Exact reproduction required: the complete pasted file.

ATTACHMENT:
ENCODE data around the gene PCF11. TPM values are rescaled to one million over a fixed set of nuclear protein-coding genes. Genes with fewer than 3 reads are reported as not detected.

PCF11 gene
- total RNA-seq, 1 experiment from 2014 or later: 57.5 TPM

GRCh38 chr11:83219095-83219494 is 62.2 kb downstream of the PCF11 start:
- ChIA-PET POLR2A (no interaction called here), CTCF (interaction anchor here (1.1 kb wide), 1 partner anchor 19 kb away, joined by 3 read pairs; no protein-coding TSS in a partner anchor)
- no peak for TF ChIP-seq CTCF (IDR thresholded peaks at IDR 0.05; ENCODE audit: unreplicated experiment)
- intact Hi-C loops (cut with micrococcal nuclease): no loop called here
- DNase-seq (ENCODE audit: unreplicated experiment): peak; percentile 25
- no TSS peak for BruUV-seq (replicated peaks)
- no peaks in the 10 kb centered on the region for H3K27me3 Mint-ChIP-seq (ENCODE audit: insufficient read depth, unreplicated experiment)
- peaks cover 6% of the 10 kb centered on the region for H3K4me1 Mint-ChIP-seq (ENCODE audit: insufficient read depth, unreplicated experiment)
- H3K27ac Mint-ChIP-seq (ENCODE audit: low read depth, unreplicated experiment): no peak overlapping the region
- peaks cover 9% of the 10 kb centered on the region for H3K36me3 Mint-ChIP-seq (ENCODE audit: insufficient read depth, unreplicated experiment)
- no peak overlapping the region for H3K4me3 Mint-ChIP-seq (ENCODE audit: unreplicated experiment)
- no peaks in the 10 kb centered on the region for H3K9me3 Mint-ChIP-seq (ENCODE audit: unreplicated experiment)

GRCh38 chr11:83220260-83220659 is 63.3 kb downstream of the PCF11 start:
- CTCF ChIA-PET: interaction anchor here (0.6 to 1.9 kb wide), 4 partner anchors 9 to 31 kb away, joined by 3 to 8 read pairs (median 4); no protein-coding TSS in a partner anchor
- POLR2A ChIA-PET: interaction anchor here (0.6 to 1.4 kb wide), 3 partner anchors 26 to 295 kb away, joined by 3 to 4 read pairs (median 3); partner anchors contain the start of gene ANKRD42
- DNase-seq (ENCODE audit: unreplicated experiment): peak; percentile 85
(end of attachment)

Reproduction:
ENCODE data around the gene PCF11. TPM values are rescaled to one million over a fixed set of nuclear protein-coding genes. Genes with fewer than 3 reads are reported as not detected.

PCF11 gene
- total RNA-seq, 1 experiment from 2014 or later: 57.5 TPM

GRCh38 chr11:83219095-83219494 is 62.2 kb downstream of the PCF11 start:
- ChIA-PET POLR2A (no interaction called here), CTCF (interaction anchor here (1.1 kb wide), 1 partner anchor 19 kb away, joined by 3 read pairs; no protein-coding TSS in a partner anchor)
- no peak for TF ChIP-seq CTCF (IDR thresholded peaks at IDR 0.05; ENCODE audit: unreplicated experiment)
- intact Hi-C loops (cut with micrococcal nuclease): no loop called here
- DNase-seq (ENCODE audit: unreplicated experiment): peak; percentile 25
- no TSS peak for BruUV-seq (replicated peaks)
- no peaks in the 10 kb centered on the region for H3K27me3 Mint-ChIP-seq (ENCODE audit: insufficient read depth, unreplicated experiment)
- peaks cover 6% of the 10 kb centered on the region for H3K4me1 Mint-ChIP-seq (ENCODE audit: insufficient read depth, unreplicated experiment)
- H3K27ac Mint-ChIP-seq (ENCODE audit: low read depth, unreplicated experiment): no peak overlapping the region
- peaks cover 9% of the 10 kb centered on the region for H3K36me3 Mint-ChIP-seq (ENCODE audit: insufficient read depth, unreplicated experiment)
- no peak overlapping the region for H3K4me3 Mint-ChIP-seq (ENCODE audit: unreplicated experiment)
- no peaks in the 10 kb centered on the region for H3K9me3 Mint-ChIP-seq (ENCODE audit: unreplicated experiment)

GRCh38 chr11:83220260-83220659 is 63.3 kb downstream of the PCF11 start:
- CTCF ChIA-PET: interaction anchor here (0.6 to 1.9 kb wide), 4 partner anchors 9 to 31 kb away, joined by 3 to 8 read pairs (median 4); no protein-coding TSS in a partner anchor
- POLR2A ChIA-PET: interaction anchor here (0.6 to 1.4 kb wide), 3 partner anchors 26 to 295 kb away, joined by 3 to 4 read pairs (median 3); partner anchors contain the start of gene ANKRD42
- DNase-seq (ENCODE audit: unreplicated experiment): peak; percentile 85